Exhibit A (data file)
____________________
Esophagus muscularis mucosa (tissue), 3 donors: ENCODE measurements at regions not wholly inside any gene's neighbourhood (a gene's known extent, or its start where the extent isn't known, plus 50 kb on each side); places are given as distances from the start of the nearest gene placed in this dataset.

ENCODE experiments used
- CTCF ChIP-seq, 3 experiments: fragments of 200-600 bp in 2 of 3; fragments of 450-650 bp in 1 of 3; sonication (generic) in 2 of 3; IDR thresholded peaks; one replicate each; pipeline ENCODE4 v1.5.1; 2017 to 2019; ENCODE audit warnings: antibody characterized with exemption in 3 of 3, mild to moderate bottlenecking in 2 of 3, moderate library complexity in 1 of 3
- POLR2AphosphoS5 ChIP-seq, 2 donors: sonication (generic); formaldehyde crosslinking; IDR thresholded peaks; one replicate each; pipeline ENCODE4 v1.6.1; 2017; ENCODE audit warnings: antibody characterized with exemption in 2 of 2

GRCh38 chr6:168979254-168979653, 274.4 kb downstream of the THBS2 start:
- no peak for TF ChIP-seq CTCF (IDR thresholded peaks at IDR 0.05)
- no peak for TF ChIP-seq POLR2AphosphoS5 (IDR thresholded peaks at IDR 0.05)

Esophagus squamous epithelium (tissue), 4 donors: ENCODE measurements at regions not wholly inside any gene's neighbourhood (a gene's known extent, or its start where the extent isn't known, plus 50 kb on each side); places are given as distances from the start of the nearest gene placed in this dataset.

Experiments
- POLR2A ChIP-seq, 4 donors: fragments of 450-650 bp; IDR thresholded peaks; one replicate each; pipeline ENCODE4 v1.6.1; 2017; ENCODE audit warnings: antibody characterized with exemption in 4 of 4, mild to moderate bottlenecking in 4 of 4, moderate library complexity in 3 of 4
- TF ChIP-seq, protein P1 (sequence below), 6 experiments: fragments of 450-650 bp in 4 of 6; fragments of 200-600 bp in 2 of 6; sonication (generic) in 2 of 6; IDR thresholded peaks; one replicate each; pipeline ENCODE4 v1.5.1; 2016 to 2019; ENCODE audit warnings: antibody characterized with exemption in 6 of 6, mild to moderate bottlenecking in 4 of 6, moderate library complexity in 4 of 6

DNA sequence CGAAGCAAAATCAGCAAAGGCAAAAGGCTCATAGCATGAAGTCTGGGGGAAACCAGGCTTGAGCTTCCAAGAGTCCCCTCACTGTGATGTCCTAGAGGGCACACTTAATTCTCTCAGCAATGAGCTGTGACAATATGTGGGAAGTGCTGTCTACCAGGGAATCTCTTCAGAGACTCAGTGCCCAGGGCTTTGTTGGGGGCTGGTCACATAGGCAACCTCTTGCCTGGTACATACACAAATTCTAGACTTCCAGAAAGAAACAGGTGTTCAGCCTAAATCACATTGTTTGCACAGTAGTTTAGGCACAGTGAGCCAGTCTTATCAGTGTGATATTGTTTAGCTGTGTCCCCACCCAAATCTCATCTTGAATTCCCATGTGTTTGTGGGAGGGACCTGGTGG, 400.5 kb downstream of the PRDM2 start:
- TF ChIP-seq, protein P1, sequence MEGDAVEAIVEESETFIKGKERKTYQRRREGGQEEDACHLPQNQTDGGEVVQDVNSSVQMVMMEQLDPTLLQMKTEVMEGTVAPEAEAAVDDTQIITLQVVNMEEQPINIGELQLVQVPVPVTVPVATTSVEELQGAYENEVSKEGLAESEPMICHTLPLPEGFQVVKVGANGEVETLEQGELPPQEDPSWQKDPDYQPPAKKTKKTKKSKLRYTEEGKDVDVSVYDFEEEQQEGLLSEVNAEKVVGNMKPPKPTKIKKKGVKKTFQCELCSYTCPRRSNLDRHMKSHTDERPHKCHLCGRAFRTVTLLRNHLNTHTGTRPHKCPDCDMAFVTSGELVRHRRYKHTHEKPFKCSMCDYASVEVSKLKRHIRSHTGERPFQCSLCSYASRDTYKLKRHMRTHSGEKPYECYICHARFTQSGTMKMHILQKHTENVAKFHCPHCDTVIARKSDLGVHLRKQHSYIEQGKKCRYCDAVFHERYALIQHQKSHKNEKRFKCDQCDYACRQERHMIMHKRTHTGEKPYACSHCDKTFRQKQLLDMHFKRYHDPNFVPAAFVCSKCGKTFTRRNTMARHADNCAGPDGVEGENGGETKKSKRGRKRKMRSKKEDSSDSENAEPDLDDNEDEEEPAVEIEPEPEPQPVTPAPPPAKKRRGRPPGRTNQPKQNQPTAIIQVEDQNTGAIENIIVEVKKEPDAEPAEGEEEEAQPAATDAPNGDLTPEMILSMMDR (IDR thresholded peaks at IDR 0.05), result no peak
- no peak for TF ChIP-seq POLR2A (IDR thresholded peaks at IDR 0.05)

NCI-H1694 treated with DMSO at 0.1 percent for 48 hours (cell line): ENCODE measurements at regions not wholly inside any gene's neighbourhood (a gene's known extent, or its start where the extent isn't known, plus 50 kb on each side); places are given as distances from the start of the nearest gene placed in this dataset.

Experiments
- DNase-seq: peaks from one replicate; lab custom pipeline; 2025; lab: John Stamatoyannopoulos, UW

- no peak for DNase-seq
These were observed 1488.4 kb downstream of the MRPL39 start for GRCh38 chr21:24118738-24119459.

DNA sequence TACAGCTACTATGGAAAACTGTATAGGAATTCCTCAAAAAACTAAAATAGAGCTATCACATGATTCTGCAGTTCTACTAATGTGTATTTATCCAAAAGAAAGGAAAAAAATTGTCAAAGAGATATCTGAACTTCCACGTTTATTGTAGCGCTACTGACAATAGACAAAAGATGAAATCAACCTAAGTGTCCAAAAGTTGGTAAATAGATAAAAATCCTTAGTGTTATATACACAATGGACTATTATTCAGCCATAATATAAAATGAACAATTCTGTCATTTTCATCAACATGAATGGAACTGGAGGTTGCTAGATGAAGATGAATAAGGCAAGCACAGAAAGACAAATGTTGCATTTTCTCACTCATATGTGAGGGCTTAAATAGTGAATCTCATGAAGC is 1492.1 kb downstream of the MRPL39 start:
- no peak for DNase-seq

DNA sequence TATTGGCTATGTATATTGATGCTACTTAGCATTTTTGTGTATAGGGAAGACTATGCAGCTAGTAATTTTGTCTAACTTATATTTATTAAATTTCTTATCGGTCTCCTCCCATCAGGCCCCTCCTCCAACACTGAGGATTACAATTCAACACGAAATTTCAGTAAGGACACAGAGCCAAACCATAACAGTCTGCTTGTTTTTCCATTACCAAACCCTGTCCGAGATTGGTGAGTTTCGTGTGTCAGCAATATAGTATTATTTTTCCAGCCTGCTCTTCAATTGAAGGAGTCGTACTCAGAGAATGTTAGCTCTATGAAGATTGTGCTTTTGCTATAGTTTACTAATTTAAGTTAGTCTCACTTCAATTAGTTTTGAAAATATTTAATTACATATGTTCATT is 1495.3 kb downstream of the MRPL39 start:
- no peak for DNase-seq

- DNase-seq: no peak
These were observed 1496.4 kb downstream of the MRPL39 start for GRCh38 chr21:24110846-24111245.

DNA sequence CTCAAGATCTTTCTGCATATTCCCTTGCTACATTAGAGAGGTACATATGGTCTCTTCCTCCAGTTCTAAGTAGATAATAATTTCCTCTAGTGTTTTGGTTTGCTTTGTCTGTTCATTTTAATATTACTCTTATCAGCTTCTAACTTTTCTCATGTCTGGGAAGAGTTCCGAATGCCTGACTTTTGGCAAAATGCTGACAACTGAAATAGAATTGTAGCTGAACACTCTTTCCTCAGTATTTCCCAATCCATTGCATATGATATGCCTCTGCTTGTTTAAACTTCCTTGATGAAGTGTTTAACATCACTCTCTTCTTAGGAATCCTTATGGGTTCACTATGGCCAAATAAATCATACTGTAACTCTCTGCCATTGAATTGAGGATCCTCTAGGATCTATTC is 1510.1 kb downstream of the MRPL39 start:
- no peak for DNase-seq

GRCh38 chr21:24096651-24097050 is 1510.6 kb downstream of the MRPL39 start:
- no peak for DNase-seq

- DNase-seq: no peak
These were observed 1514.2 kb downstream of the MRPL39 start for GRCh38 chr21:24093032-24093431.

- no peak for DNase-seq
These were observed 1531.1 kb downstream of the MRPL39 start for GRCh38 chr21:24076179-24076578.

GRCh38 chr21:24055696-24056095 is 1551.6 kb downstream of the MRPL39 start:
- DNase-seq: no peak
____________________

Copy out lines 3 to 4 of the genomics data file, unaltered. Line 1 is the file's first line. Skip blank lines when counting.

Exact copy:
- CTCF ChIP-seq, 3 experiments: fragments of 200-600 bp in 2 of 3; fragments of 450-650 bp in 1 of 3; sonication (generic) in 2 of 3; IDR thresholded peaks; one replicate each; pipeline ENCODE4 v1.5.1; 2017 to 2019; ENCODE audit warnings: antibody characterized with exemption in 3 of 3, mild to moderate bottlenecking in 2 of 3, moderate library complexity in 1 of 3
- POLR2AphosphoS5 ChIP-seq, 2 donors: sonication (generic); formaldehyde crosslinking; IDR thresholded peaks; one replicate each; pipeline ENCODE4 v1.6.1; 2017; ENCODE audit warnings: antibody characterized with exemption in 2 of 2